25.1 Early Plant Life
Land plants acquired traits that made it possible to colonize land and survive out of the water. All land plants share the following characteristics: alternation of generations, with the haploid plant called a gametophyte, and the diploid plant called a sporophyte; protection of the embryo, formation of haploid spores in a sporangium, formation of gametes in a gametangium, and an apical meristem. Vascular tissues, roots, leaves, cuticle cover, and a tough outer layer that protects the spores contributed to the adaptation of plants to dry land. Land plants appeared about 500 million years ago in the Ordovician period.
25.2 Green Algae: Precursors of Land Plants
Green algae share more traits with land plants than other algae, according to structure and DNA analysis. Charales form sporopollenin and precursors of lignin, phragmoplasts, and have flagellated sperm. They do not exhibit alternation of generations.
Seedless nonvascular plants are small, having the gametophyte as the dominant stage of the lifecycle. Without a vascular system and roots, they absorb water and nutrients on all their exposed surfaces. Collectively known as bryophytes, the three main groups include the liverworts, the hornworts, and the mosses. Liverworts are the most primitive plants and are closely related to the first land plants. Hornworts developed stomata and possess a single chloroplast per cell. Mosses have simple conductive cells and are attached to the substrate by rhizoids. They colonize harsh habitats and can regain moisture after drying out. The moss sporangium is a complex structure that allows release of spores away from the parent plant.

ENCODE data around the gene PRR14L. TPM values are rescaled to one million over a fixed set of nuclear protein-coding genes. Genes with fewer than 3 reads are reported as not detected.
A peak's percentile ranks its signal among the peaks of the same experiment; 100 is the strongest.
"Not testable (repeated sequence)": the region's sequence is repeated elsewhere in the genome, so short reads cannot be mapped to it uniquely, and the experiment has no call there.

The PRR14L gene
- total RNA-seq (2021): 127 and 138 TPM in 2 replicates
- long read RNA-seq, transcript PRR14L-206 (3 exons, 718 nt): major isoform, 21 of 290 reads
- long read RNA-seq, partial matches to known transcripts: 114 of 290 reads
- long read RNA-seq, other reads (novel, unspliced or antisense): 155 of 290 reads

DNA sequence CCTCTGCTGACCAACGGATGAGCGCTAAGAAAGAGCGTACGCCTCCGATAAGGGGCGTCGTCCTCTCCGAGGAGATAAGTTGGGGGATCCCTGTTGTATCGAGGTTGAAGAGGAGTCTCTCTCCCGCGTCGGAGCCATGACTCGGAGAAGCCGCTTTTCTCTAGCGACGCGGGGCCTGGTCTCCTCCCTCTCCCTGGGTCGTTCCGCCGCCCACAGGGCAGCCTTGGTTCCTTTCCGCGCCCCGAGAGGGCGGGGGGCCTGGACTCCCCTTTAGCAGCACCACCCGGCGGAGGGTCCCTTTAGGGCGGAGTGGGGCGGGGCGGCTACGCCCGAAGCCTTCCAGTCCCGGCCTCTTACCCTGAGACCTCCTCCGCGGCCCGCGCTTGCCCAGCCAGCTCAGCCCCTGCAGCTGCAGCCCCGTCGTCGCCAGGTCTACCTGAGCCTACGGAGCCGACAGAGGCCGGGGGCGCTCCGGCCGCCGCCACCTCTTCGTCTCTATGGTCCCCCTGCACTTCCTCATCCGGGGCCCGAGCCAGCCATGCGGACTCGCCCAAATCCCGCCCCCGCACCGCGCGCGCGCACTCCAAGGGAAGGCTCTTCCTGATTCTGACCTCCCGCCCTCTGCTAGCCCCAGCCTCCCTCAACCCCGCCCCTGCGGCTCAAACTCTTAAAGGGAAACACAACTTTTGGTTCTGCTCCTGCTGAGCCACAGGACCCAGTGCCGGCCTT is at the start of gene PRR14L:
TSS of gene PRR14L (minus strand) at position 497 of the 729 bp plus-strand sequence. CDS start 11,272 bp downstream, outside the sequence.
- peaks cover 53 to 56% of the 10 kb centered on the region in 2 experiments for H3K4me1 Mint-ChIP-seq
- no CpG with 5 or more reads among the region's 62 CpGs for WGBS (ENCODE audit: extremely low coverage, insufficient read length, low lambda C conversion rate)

25.4 Seedless Vascular Plants
Vascular systems consist of xylem tissue, which transports water and minerals, and phloem tissue, which transports sugars and proteins. With the development of the vascular system, there appeared leaves to act as large photosynthetic organs, and roots to access water from the ground. Small uncomplicated leaves are microphylls. Large leaves with vein patterns are megaphylls. Modified leaves that bear sporangia are sporophylls. Some sporophylls are arranged in cone structures called strobili.
The seedless vascular plants include club mosses, which are the most primitive; whisk ferns, which lost leaves and roots by reductive evolution; and horsetails and ferns. Ferns are the most advanced group of seedless vascular plants. They are distinguished by large leaves called fronds and small sporangia-containing structures called sori, which are found on the underside of the fronds.
Mosses play an essential role in the balance of the ecosystems; they are pioneering species that colonize bare or devastated environments and make it possible for a succession to occur. They contribute to the enrichment of the soil and provide shelter and nutrients for animals in hostile environments. Mosses and ferns can be used as fuels and serve culinary, medical, and decorative purposes.